Soros acquired Violin's assets in a bankruptcy auction, exchanging $26 million in unsecured debt for $15 million in equity in the reorganized company.
Violin took the hard road to building an AFA. They focused on a hardware solution that, in my judgement, was an innovative platform. In TPC-C benchmarks the Violin array offered very low and consistent latency (see The SSD write cliff in real life on StorageMojo).
In a world where every 3U AFA offers a half million IOPS or more, the key to maximum performance is latency, not IOPS. But designing hardware isn't the fastest path to market.
Other AFA vendors focused on using commodity SSDs with dual RAID controllers and plenty of software features that customers expected from their existing disk-based arrays. Since those controllers couldn't see when the SSDs would decide to perform garbage collection and other functions, those arrays had higher and much more variable latency.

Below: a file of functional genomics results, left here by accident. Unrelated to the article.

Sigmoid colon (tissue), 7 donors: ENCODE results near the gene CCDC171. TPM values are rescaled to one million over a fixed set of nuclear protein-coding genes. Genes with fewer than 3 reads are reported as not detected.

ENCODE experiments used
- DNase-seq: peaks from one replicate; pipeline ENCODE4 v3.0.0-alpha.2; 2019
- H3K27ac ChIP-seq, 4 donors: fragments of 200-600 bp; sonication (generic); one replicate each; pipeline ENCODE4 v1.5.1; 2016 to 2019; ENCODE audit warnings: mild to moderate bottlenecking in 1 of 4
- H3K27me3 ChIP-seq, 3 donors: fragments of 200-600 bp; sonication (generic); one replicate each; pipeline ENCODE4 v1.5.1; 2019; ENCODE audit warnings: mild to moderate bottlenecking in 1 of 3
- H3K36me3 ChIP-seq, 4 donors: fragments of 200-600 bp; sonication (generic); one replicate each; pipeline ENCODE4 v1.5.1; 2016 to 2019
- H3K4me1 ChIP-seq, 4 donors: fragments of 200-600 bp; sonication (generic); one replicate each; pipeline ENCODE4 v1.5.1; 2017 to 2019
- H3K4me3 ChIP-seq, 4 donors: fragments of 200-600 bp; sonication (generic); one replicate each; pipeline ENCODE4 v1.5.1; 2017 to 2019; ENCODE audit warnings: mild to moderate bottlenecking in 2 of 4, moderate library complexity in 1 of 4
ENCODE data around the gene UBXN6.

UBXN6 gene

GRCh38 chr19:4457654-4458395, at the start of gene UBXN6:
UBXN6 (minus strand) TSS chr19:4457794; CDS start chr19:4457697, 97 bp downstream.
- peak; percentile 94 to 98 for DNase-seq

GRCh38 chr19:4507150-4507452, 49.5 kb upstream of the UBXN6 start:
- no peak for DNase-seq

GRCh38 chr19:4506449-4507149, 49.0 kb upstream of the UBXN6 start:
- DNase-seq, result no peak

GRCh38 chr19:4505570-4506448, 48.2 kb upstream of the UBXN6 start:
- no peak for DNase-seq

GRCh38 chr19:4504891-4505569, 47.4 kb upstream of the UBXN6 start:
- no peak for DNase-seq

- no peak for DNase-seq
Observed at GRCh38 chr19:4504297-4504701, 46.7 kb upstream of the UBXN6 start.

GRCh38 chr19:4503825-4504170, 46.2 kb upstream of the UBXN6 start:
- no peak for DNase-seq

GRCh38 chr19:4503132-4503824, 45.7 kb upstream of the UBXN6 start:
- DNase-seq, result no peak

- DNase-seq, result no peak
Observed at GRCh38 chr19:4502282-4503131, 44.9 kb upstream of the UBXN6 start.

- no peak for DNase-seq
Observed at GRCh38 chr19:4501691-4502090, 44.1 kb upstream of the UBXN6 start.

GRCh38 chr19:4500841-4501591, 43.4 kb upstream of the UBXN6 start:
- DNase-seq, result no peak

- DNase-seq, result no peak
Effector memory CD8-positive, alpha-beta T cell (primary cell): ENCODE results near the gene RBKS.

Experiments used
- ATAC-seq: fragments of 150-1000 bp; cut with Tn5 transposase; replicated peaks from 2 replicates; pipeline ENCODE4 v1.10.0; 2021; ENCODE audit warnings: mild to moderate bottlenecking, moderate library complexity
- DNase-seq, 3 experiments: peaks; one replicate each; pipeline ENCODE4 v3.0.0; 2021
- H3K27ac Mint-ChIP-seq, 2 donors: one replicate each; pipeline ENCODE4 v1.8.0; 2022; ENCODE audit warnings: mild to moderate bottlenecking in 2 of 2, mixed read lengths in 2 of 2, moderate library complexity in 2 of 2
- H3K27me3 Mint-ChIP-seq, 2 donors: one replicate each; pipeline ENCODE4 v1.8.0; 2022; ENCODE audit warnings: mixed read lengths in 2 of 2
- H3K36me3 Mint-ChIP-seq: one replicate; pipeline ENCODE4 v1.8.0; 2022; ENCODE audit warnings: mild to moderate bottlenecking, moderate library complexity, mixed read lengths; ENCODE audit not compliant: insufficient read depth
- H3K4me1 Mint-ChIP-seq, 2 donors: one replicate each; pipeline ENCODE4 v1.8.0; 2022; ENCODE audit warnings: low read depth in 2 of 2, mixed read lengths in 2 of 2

But the IOPS wowed customers, the array features fit with their existing management processes, and the latency issues didn't come to the fore until later. Now most AFA vendors are moving away from standard SSDs to their own hardware flash blades, similar to what Violin did five years ago.
Sometimes innovation can be too much of a good thing. It will be interesting to see if the Soros capital injection will reinvigorate this early AFA leader.
Courteous comments welcome, of course. I've been a fan of the Violin architecture since I was first exposed to it eight years ago. Since then I've done work for Violin. Bottom line: I'm biased and am glad to see that their IP is getting another shot.